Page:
Luckily, The Adjustment Bureau is saved by its two leads in Damon and Blunt. As I mentioned, they work wonders together and you never doubt there is love between the two. Damon is as charming as ever, and his David character is far from what you’d get from the man in real life. He’s smart, charismatic, very involved in politics, and loyal to his closest friends. With Blunt, she’s gorgeous and equally charming. She plays a ballerina and the sophistication and playfulness you assume in such a profession come out in full force with Blunt. She’s professional with a streak of flair and you can’t help but fall in love with her. She lights up the screen every moment she’s on and seeing Damon bask in that light is a joy to watch. I would love to see the two re-team for a more straight forward romantic story as they clearly seem to belong together. Their realism in their relationship elevates the film to something much better than the script allows and makes The Adjustment Bureau worthwhile. I should add that this is the debut film of writer/director George Nolfi. Unfortunately, I feel the man got in a little too deep for his own good and was carried much more by the natural talent of Damon and Blunt more than anything. Either way, Nolfi has a good eye when it comes to the camerawork and if he returns to the helm of another film, I would like to see him direct material that he has not written. Call me harsh, but the man still has to prove himself to me. Overall, The Adjustment Bureau is a movie with great ideas, incredible acting, but lacks a solid and consistent script that keeps it from being a little masterpiece.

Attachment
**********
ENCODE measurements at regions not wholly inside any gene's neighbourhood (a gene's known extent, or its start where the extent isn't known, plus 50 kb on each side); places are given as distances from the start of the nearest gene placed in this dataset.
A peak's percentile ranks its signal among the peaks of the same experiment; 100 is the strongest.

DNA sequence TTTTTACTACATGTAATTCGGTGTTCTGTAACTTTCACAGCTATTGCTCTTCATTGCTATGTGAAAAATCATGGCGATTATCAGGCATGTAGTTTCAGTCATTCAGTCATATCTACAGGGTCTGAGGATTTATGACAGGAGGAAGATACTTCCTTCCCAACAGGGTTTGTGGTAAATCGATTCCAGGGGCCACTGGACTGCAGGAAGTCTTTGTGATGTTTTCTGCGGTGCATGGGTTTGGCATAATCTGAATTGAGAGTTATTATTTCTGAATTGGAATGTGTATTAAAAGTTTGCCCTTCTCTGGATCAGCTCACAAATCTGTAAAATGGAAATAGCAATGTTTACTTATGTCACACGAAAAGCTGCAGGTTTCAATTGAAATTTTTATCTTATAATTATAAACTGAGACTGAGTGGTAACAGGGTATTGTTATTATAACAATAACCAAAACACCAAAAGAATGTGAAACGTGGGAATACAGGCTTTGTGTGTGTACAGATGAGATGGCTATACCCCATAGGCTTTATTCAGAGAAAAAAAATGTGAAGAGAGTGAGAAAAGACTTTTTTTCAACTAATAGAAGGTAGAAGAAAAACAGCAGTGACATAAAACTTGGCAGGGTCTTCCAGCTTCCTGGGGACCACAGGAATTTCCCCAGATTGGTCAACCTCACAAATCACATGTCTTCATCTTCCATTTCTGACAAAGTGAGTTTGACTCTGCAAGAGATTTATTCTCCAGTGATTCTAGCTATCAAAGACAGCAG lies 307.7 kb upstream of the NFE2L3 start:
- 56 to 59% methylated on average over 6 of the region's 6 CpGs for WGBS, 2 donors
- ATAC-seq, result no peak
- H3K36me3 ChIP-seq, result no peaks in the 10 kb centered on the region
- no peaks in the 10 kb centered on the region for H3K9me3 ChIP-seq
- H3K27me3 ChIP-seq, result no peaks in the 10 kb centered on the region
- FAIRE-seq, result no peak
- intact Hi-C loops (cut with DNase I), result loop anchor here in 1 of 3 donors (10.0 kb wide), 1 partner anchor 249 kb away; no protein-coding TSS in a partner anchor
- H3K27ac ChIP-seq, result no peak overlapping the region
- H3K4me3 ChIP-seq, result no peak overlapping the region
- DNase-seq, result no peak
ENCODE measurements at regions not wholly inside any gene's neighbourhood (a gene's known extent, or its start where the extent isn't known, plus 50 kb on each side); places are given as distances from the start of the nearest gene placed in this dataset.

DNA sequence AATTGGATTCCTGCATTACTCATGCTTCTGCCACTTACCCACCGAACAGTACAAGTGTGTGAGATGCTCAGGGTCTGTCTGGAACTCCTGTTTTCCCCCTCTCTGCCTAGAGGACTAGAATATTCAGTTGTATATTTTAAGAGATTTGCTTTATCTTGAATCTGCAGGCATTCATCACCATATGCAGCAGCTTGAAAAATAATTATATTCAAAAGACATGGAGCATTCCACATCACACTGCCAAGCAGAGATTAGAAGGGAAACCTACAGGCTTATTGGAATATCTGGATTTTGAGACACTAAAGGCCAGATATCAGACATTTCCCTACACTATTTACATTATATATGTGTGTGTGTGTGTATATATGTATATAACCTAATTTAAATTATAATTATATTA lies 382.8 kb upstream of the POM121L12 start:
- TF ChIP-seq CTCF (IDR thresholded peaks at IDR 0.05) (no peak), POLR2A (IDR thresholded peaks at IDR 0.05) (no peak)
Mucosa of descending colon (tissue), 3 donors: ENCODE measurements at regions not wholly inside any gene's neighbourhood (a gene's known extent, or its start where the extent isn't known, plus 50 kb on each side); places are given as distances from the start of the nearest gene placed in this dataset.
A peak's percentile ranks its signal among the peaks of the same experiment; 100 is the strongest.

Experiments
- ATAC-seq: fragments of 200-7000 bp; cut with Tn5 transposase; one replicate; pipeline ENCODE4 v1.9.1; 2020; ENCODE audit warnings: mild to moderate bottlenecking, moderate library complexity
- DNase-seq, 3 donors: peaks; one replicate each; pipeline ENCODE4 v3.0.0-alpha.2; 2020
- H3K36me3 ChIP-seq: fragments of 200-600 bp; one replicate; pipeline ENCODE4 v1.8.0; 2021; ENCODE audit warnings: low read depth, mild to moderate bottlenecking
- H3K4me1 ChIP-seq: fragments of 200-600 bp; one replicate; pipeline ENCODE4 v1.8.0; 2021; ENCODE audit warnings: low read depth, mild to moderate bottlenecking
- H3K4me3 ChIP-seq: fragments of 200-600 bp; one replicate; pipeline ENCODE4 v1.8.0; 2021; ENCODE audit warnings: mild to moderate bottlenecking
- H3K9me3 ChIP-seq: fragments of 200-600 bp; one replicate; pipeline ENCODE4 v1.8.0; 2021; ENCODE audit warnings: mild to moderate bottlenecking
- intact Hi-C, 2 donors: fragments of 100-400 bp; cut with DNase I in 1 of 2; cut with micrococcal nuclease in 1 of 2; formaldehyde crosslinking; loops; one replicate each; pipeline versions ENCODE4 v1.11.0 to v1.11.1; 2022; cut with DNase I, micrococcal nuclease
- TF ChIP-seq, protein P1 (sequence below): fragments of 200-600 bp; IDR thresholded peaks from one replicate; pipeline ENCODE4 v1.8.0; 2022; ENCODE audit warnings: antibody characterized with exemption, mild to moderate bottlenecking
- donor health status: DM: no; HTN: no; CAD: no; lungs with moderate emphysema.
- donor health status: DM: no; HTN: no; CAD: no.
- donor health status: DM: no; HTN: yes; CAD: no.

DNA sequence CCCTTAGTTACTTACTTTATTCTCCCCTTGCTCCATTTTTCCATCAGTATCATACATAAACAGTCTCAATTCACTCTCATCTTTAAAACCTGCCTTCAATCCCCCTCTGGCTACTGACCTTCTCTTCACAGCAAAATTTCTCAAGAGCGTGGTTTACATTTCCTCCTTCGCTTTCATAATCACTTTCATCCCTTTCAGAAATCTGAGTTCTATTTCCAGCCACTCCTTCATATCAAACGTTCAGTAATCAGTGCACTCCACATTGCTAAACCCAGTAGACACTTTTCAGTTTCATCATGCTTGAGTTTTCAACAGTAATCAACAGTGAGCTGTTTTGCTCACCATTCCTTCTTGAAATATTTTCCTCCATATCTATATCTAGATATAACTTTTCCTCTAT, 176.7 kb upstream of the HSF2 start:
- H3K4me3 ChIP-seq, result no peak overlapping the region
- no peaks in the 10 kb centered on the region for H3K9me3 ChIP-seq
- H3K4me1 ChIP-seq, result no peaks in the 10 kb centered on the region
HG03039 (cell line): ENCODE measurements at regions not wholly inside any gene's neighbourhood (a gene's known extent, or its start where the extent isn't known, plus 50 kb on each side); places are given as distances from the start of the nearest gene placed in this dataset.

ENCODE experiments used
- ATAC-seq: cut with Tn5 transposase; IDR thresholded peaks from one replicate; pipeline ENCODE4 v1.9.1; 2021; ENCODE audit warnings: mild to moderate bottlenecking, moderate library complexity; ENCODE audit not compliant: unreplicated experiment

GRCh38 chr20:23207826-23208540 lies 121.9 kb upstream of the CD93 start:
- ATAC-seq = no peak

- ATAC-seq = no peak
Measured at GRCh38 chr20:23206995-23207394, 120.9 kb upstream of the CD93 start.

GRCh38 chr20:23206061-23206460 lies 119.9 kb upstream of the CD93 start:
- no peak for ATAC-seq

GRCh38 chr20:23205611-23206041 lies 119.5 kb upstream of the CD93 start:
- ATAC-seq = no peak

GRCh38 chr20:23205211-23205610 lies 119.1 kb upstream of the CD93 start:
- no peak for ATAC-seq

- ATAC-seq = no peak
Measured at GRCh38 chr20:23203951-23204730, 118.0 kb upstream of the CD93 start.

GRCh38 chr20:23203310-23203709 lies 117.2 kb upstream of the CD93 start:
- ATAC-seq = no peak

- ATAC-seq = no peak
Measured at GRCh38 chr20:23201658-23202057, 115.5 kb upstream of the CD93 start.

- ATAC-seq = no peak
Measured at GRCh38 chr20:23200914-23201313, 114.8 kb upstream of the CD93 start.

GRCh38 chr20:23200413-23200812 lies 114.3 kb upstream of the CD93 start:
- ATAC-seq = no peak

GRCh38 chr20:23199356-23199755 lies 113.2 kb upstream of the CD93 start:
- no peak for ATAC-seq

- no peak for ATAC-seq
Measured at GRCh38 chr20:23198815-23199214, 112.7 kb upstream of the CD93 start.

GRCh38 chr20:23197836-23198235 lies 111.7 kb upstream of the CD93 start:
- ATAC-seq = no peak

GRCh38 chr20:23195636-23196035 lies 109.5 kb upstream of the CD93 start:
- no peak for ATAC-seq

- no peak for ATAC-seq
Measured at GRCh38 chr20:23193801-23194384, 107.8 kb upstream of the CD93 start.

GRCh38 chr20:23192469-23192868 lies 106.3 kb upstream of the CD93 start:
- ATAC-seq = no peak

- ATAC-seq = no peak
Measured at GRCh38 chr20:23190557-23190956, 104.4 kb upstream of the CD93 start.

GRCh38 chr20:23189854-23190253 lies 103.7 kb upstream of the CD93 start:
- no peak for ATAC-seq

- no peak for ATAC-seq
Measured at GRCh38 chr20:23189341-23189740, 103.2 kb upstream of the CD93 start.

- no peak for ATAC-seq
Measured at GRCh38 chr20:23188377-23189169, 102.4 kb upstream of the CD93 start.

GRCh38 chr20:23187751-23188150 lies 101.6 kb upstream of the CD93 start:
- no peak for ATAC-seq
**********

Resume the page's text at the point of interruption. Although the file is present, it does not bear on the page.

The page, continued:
Damon and Blunt perfectly playing their respective characters and bringing something remarkable to the relationship that unfolds between them
An inconsistent plot leaves you a tad disappointed and confused
An ending that is incredibly rushed and comes out of nowhere, as though Nolfi and crew ran out of money or something